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“We’re A Lost Generation That’s Still Alive”: NYWIFT and IRIS Directors on The Writers Lab

Meryl Streep in Silkwood

Meryl Streep was making waves as usual when it was announced during the Tribeca Film Festival that she had come aboard to fund a new initiative from New York Women in Film and Television and the IRIS collective. Called The Writers Lab, the inaugural retreat will take place in upstate New York in September at the Wiawaka Center for Women, and pair eight women screenwriters over the age of 40 with established mentors including Gina Prince-Bythewood, Kirsten Smith, and Mary Jane Skalski. Filmmaker spoke with Terry Lawler, Executive Director of NYWIFT, and IRIS co-founders, Kyle Ann Stokes, Elizabeth Kaiden and Nitza Wilon, to learn more about the Lab’s conception and aims. Applications are currently being accepted from now until June 1.

Filmmaker: How did the collaboration between IRIS and NYWIFT come about?

Lawler: NYWIFT was excited about the idea of a writers’ lab for women over 40. Women writers need more support. And targeting the over 40 population was a good fit for us, because we know that it gets harder for women in the industry as they get older. We already had a program for women over 40—the Ravenal Foundation grant provides production grants to women over 40 for their second feature.

Stokes: We were inspired early on by a book compiled by Michaela Walsh who started Women’s World Banking. We saw a parallel between the old boys club of banking and Hollywood. So rather than trying to fight against the established system, we knew we had to rely on ourselves and try something new, so we founded IRIS and came up with the idea of the lab.

Wilon: We talked to Terry Lawler, the Executive Director at NYWIFT, an organization that’s all about empowering women in film and TV, and she basically said: “Let’s do it.”

Filmmaker: How did Meryl Streep get involved?

Wilon: We were sending out letters requesting funding, some of them shots in the dark. But we knew Ms. Streep had a relationship with NYWIFT, and a history of championing the voices of women. And then Ms. Streep showed her appreciation for Patricia Arquette’s speech about equality for women [at the Oscars], which was such a satisfying moment! We reached out, and her funding came a few weeks later.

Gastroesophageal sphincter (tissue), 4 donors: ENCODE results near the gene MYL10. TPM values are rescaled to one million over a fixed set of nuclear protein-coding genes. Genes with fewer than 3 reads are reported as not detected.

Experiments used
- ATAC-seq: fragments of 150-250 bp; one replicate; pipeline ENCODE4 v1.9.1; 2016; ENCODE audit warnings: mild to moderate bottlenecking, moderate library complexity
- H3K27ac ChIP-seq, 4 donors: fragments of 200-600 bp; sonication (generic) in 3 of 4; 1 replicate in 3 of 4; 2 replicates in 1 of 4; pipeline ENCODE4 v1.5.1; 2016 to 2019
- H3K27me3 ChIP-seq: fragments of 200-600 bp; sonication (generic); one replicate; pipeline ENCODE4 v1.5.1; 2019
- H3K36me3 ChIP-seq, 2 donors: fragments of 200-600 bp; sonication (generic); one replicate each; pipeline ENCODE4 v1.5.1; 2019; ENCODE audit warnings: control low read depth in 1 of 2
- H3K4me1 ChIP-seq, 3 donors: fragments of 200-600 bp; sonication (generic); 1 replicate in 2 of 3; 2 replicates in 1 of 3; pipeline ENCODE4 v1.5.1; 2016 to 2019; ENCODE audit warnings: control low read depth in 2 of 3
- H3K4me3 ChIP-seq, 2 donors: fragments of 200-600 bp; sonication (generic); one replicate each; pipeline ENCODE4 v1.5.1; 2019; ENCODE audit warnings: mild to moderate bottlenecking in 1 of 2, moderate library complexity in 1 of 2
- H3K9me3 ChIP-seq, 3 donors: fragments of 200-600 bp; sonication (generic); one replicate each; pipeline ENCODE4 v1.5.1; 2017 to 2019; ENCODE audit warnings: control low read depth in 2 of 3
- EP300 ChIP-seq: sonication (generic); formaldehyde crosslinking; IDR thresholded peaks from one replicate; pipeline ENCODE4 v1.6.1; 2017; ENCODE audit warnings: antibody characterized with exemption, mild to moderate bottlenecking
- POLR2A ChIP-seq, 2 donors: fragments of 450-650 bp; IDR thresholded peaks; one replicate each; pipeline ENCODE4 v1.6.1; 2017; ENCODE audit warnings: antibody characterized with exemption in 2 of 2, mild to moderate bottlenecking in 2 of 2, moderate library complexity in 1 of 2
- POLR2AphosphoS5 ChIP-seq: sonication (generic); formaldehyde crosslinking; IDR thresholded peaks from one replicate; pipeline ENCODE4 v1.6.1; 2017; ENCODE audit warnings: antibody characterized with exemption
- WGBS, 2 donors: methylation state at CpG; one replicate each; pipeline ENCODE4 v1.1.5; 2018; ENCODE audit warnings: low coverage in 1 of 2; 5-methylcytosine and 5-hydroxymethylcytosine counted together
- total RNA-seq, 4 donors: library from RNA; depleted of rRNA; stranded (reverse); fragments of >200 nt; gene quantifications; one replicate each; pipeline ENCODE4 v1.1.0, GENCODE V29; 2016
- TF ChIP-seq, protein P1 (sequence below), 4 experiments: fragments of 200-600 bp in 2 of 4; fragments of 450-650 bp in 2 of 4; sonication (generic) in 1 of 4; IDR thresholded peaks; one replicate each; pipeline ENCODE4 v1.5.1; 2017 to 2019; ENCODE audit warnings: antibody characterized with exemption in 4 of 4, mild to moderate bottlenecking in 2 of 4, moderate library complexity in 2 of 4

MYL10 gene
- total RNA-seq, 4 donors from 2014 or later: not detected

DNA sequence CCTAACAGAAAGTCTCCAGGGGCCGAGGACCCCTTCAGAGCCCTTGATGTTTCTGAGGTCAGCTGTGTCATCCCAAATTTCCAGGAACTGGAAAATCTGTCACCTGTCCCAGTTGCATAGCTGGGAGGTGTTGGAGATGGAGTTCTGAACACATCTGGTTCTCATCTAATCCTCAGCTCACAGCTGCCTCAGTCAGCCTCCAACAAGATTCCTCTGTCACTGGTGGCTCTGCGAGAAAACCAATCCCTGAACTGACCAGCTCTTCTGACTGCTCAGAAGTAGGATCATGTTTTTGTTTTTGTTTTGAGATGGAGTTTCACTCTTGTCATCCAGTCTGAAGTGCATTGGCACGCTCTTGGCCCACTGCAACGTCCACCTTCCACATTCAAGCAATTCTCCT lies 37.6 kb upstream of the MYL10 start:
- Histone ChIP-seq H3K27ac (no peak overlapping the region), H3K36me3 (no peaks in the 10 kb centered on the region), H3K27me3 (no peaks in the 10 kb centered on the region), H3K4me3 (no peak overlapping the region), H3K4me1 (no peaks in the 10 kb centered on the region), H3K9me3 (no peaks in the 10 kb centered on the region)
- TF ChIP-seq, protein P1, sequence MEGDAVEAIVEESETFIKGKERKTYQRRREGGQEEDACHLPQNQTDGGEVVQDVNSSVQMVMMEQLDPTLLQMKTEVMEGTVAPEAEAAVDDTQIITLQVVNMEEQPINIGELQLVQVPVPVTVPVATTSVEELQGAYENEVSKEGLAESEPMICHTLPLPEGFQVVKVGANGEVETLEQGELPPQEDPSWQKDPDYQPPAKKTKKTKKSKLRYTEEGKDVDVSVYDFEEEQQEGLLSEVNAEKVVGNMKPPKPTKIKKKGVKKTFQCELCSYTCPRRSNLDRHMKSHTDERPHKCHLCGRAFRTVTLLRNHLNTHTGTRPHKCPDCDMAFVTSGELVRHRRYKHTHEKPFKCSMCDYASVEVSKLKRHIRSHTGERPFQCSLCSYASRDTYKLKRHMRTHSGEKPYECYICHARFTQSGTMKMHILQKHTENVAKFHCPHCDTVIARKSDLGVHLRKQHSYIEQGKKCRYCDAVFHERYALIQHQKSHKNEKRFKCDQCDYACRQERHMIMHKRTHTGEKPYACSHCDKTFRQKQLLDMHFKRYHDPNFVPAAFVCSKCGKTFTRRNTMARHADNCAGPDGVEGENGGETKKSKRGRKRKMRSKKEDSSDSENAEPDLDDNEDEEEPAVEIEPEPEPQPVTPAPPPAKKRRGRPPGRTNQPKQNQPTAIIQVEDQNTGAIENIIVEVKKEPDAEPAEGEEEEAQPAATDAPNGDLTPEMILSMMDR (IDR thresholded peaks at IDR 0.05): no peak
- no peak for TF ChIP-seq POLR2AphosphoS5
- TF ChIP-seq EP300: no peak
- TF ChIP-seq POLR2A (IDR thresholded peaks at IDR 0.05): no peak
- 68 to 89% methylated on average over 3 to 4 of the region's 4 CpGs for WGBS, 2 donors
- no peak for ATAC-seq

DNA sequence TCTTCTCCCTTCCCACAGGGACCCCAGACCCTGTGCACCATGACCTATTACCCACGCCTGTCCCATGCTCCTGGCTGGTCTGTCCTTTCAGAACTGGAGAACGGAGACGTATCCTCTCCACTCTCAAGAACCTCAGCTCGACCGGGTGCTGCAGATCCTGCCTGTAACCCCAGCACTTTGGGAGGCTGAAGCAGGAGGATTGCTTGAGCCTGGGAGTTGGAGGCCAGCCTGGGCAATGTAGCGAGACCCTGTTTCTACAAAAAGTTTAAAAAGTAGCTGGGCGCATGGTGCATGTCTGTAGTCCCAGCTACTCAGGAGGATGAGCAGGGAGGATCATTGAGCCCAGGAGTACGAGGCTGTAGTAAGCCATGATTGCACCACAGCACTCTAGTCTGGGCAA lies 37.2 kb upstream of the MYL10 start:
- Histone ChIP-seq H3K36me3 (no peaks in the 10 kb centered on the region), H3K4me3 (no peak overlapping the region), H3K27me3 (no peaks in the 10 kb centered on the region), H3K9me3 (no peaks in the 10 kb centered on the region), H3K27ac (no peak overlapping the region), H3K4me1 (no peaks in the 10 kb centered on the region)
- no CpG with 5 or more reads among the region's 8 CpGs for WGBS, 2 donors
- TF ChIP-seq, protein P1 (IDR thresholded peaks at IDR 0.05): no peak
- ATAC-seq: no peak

Filmmaker: Is the lab geared more toward first time scribes or is it open to professional screenwriters who simply have a hard time getting their script off the ground?

Kaiden: We are looking for fresh perspectives and new voices, but also for talent, craft and viability, much of which comes with experience.

Filmmaker: Why did you decide on 40 for the cut off age?

Stokes: First, as young women growing up, we didn’t have the same opportunities that young women have today:  the internet, digital filmmaking, non-linear editing, film schools all over the country, women in leadership roles, women in the director’s chair. We’re a lost generation that’s still alive. Second, women over 40 have knowledge, experience, ideas, perspective, and a wealth of stories to tell. Plus, they want to watch movies that speak to that complexity. They’re working against our culture’s entrenched sexism and ageism.

Kaiden: Third — let’s be honest — we have children, partners, parents, households, and jobs and, even in 2015, we often shoulder those responsibilities disproportionately, and it’s hard to catch a break.

Filmmaker: What do you see as the next step for the participants after the lab? Will you aim to help them toward production, or in some cases, attaching a director?

Stokes: There is no question that production is the ultimate goal — well, distribution is the ultimate goal — and the hope is that the relationships made at the Lab will open doors for the writers.

Kaiden: The eight scripts ultimately selected will be at the Lab for good reason. We’re confident that with development support from knowledgeable and talented professionals that these scripts will gain the attention of producers and directors.

Lawler: NYWIFT has another program that some of the writers from the Lab will be able to take advantage of. From Script to Pre-Production is a workshop developed by our member Elizabeth Page in which a group of women work together to “package” their scripts for potential producers and financiers. They write log lines and synopses, create budgets and look books, set up legal entities — everything they need to do to create an alluring package for investors and producers. We also have grants for production, post-production, promotion and marketing. Hopefully, we will be able to assist some of these women along the way.

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